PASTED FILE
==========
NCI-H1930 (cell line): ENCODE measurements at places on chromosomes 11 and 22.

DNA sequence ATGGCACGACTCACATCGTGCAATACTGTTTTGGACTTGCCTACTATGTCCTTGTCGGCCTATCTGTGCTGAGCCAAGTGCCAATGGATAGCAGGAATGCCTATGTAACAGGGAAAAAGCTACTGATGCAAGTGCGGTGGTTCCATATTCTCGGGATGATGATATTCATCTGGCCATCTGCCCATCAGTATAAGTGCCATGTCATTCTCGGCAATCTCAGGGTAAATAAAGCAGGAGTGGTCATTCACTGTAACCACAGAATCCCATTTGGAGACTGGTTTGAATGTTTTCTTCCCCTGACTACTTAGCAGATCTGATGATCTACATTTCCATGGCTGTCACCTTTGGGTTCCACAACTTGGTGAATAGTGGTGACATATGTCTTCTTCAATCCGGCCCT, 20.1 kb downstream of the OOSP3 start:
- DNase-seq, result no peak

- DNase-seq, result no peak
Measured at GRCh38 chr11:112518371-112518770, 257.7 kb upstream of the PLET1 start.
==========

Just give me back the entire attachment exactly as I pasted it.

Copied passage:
NCI-H1930 (cell line): ENCODE measurements at places on chromosomes 11 and 22.

DNA sequence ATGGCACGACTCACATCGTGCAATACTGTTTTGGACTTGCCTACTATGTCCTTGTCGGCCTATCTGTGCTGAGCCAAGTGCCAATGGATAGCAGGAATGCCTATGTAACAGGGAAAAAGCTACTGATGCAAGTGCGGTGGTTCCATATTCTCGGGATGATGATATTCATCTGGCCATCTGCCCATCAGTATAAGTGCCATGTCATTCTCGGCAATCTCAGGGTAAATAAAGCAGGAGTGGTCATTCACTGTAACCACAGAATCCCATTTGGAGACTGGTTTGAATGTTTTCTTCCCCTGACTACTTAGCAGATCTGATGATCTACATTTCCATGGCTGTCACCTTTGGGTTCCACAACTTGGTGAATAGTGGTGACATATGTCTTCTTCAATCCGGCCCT, 20.1 kb downstream of the OOSP3 start:
- DNase-seq, result no peak

- DNase-seq, result no peak
Measured at GRCh38 chr11:112518371-112518770, 257.7 kb upstream of the PLET1 start.